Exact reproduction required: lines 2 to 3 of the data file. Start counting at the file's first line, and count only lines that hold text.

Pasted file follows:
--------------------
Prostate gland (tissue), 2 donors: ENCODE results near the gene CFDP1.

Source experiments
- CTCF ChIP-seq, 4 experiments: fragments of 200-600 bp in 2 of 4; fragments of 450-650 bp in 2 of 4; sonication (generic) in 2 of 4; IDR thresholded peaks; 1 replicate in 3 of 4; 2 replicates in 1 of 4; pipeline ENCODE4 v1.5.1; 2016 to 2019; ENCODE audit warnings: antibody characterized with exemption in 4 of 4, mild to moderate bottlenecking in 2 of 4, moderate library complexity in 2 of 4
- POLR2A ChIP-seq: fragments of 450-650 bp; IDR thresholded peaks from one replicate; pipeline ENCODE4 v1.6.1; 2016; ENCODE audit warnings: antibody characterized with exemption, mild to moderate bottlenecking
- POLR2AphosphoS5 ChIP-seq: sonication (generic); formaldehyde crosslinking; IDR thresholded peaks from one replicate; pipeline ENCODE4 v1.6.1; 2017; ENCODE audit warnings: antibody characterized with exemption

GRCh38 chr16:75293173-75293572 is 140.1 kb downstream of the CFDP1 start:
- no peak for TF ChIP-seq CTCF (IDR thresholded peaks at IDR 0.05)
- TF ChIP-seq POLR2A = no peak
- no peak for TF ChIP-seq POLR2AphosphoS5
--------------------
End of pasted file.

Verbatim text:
Source experiments
- CTCF ChIP-seq, 4 experiments: fragments of 200-600 bp in 2 of 4; fragments of 450-650 bp in 2 of 4; sonication (generic) in 2 of 4; IDR thresholded peaks; 1 replicate in 3 of 4; 2 replicates in 1 of 4; pipeline ENCODE4 v1.5.1; 2016 to 2019; ENCODE audit warnings: antibody characterized with exemption in 4 of 4, mild to moderate bottlenecking in 2 of 4, moderate library complexity in 2 of 4